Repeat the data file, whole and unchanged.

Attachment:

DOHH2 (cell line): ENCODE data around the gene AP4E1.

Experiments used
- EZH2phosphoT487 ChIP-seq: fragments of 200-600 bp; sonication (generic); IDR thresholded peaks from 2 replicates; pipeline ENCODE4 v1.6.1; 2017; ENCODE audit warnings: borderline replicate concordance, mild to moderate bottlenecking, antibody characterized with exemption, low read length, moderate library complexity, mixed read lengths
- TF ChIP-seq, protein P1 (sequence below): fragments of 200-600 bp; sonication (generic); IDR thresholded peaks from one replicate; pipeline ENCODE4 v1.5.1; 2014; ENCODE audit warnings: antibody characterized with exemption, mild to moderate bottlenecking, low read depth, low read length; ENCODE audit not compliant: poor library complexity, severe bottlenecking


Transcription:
DOHH2 (cell line): ENCODE data around the gene AP4E1.

Experiments used
- EZH2phosphoT487 ChIP-seq: fragments of 200-600 bp; sonication (generic); IDR thresholded peaks from 2 replicates; pipeline ENCODE4 v1.6.1; 2017; ENCODE audit warnings: borderline replicate concordance, mild to moderate bottlenecking, antibody characterized with exemption, low read length, moderate library complexity, mixed read lengths
- TF ChIP-seq, protein P1 (sequence below): fragments of 200-600 bp; sonication (generic); IDR thresholded peaks from one replicate; pipeline ENCODE4 v1.5.1; 2014; ENCODE audit warnings: antibody characterized with exemption, mild to moderate bottlenecking, low read depth, low read length; ENCODE audit not compliant: poor library complexity, severe bottlenecking